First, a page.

There was also the voice, suddenly made famous on radio, that inspired Hollywood to cast Crosby in the feature picture (Paramount's) The Big Broadcast that was to launch the flip side of Bing's career. In the movies as onstage, Crosby seemed always to come on singing happy, upbeat, don't-worry songs that the trouble-weary public loved during the Depression. He scored successees in such movies as Pennies from Heaven and Waikiki Wedding, but it was as the lazy, goodhearted ne'er-do-well in Sing You Sinners, in 1938, that he found the casual acting mode the public relished.

Crosby's biggest critical success was Country Girl, but his personal favorite among his movies was High Society (1956). It found him singing and dancing with Frank Sinatra at an "elegant swellegant" party and playing a concertina and crooning True Love, as only the first crooner could croon, to not-yet-royal Grace Kelly. Unlike many stars, Crosby surrounded himself with other big talents. He worked with Fred Astaire in Holiday Inn (in which he sang White Christmas), with Ethel Barrymore in Just for You and with Ingrid Bergman in Bells of St. Mary's.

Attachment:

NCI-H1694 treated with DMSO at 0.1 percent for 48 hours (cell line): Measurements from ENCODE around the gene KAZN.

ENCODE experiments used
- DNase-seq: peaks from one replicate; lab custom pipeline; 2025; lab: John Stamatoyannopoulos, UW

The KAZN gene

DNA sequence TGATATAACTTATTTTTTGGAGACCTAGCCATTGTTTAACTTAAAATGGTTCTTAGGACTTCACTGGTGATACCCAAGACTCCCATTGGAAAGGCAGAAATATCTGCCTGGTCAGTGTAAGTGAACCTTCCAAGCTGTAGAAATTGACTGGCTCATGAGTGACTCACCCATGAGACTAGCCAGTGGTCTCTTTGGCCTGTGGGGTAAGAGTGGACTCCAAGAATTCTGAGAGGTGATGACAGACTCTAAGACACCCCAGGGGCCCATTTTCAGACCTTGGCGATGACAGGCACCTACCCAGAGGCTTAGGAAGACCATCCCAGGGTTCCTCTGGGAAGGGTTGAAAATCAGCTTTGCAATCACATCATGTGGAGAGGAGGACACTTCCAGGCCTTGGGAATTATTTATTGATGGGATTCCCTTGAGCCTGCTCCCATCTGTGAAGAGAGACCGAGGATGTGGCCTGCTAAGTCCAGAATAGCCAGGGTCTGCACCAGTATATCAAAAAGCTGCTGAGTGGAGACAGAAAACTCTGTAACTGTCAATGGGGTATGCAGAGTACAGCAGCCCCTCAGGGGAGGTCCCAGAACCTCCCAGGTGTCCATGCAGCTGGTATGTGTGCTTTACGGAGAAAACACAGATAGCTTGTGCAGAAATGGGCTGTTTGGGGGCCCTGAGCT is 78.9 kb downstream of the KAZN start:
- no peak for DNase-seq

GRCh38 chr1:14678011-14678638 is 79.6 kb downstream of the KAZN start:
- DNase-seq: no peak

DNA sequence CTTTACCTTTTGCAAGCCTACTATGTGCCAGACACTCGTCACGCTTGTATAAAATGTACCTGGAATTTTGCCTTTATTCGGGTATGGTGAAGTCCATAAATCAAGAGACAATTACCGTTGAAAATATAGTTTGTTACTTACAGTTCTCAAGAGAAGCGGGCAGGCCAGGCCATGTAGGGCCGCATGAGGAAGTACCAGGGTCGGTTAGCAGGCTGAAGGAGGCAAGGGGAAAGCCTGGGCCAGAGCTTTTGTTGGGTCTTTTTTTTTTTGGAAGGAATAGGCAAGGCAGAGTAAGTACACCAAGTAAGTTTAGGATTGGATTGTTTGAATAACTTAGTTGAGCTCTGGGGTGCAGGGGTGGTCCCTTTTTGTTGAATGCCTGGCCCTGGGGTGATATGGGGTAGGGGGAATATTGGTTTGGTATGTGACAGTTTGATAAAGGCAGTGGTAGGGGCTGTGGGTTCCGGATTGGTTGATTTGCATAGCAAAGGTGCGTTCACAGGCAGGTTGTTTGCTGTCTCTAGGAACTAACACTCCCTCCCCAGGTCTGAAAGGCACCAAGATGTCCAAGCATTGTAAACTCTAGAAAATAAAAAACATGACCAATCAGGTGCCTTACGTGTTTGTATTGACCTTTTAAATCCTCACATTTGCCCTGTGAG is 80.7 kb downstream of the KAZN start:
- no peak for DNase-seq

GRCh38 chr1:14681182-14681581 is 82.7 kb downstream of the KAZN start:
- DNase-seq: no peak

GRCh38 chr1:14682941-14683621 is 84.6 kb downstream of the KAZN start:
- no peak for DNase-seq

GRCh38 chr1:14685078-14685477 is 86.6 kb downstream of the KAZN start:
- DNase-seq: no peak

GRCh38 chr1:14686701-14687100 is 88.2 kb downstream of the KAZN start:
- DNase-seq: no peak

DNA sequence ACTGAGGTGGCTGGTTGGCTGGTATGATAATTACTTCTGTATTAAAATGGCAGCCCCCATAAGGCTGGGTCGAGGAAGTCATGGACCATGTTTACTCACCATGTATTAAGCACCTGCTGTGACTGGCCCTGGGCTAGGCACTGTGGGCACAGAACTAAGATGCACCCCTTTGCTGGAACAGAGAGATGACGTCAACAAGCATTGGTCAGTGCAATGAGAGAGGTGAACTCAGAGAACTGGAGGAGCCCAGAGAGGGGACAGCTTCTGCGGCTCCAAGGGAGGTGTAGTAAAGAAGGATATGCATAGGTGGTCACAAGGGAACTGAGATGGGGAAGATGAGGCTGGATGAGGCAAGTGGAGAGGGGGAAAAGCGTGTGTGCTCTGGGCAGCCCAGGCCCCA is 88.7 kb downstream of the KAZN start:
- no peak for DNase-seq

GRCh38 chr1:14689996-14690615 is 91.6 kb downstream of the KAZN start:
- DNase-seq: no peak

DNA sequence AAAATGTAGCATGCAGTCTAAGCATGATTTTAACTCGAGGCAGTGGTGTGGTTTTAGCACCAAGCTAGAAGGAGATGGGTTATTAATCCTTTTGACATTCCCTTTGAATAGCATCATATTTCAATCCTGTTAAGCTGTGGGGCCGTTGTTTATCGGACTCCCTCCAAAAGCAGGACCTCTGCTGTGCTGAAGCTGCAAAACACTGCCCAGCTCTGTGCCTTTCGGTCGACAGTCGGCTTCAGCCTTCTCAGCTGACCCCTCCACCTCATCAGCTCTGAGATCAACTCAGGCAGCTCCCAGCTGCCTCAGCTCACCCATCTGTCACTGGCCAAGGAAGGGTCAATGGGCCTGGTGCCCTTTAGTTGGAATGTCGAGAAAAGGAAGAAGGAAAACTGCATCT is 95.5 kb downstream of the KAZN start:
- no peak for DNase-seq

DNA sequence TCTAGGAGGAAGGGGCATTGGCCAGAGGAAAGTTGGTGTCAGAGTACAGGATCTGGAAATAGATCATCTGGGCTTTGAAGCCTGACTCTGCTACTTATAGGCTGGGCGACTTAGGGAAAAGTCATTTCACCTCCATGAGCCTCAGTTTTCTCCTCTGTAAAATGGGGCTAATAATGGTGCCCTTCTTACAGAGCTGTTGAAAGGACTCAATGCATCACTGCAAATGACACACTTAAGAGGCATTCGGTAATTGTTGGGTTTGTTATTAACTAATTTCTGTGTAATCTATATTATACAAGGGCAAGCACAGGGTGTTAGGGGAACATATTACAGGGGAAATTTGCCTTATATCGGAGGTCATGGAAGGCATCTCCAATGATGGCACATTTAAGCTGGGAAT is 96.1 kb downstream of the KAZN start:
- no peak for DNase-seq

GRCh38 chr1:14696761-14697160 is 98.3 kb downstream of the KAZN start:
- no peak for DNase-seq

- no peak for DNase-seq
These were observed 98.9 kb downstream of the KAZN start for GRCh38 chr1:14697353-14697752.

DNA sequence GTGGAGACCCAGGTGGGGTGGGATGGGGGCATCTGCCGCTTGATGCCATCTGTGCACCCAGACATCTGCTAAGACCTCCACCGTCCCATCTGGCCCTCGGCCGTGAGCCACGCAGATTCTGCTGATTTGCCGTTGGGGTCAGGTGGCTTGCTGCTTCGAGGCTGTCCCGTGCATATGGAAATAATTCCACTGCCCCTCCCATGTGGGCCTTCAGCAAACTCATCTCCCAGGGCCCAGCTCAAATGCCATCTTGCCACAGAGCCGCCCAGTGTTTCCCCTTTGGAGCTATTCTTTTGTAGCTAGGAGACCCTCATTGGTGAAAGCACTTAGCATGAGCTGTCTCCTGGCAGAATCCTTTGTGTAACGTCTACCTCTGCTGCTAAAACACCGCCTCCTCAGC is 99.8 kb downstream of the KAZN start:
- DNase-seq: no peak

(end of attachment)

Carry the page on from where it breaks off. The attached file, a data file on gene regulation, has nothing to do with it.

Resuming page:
It may be absurd to attribute modesty to anyone in the egomaniacal world of show biz. Yet a certain diffidence adhered to Crosby even as a celebrity. In his artistry, he owned the natural jazzman's gift of blending with, rather than blaring against, an ensemble of fellow performers -- a knack never used better than in the scatty and mellow duets (Gone Fishin, for one) that he recorded with Armstrong. A similar trait made his private life seem actually private in contrast to the typical Hollywood star's. He had his troubles, heartbreak at times in his first marriage to hard-drinking Dixie Lee, who died of cancer in 1952, and again in dealing with his four sons with a penchant for mischief. In 1957 he married Kathryn Grant, 30 years younger than he, and started another family. Crosby never claimed to be an exemplary singer or exemplary anything else, and once he attributed his good reputation to his practice of admitting his sins only to the "father confessor."